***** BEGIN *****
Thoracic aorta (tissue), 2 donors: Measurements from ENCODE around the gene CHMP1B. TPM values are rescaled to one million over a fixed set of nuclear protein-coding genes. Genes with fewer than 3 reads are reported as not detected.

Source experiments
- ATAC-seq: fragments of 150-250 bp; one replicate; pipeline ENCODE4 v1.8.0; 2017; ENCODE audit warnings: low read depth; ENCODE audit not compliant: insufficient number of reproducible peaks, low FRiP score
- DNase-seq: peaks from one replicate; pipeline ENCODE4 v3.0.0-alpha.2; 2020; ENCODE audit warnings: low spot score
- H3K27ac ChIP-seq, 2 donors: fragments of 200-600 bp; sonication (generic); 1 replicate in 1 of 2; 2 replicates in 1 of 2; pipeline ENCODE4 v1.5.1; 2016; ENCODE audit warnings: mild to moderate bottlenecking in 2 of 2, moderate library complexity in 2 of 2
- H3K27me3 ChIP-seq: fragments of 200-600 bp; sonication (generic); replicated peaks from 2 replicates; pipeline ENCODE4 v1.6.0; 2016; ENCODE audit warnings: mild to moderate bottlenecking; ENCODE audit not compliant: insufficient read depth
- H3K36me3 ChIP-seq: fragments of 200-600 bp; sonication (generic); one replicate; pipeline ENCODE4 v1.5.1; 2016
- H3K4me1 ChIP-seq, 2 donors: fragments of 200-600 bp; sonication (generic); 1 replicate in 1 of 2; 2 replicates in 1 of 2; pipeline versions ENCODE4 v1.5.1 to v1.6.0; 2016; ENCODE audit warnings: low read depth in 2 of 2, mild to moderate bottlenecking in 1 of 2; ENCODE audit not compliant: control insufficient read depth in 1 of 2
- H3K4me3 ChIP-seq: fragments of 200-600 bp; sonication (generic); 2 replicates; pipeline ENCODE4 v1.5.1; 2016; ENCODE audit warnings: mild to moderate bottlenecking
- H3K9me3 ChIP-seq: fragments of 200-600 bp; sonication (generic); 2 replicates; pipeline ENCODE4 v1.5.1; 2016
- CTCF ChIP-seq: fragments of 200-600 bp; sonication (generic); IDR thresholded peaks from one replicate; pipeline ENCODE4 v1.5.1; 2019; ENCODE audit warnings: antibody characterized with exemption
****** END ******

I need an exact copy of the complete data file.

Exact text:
Thoracic aorta (tissue), 2 donors: Measurements from ENCODE around the gene CHMP1B. TPM values are rescaled to one million over a fixed set of nuclear protein-coding genes. Genes with fewer than 3 reads are reported as not detected.

Source experiments
- ATAC-seq: fragments of 150-250 bp; one replicate; pipeline ENCODE4 v1.8.0; 2017; ENCODE audit warnings: low read depth; ENCODE audit not compliant: insufficient number of reproducible peaks, low FRiP score
- DNase-seq: peaks from one replicate; pipeline ENCODE4 v3.0.0-alpha.2; 2020; ENCODE audit warnings: low spot score
- H3K27ac ChIP-seq, 2 donors: fragments of 200-600 bp; sonication (generic); 1 replicate in 1 of 2; 2 replicates in 1 of 2; pipeline ENCODE4 v1.5.1; 2016; ENCODE audit warnings: mild to moderate bottlenecking in 2 of 2, moderate library complexity in 2 of 2
- H3K27me3 ChIP-seq: fragments of 200-600 bp; sonication (generic); replicated peaks from 2 replicates; pipeline ENCODE4 v1.6.0; 2016; ENCODE audit warnings: mild to moderate bottlenecking; ENCODE audit not compliant: insufficient read depth
- H3K36me3 ChIP-seq: fragments of 200-600 bp; sonication (generic); one replicate; pipeline ENCODE4 v1.5.1; 2016
- H3K4me1 ChIP-seq, 2 donors: fragments of 200-600 bp; sonication (generic); 1 replicate in 1 of 2; 2 replicates in 1 of 2; pipeline versions ENCODE4 v1.5.1 to v1.6.0; 2016; ENCODE audit warnings: low read depth in 2 of 2, mild to moderate bottlenecking in 1 of 2; ENCODE audit not compliant: control insufficient read depth in 1 of 2
- H3K4me3 ChIP-seq: fragments of 200-600 bp; sonication (generic); 2 replicates; pipeline ENCODE4 v1.5.1; 2016; ENCODE audit warnings: mild to moderate bottlenecking
- H3K9me3 ChIP-seq: fragments of 200-600 bp; sonication (generic); 2 replicates; pipeline ENCODE4 v1.5.1; 2016
- CTCF ChIP-seq: fragments of 200-600 bp; sonication (generic); IDR thresholded peaks from one replicate; pipeline ENCODE4 v1.5.1; 2019; ENCODE audit warnings: antibody characterized with exemption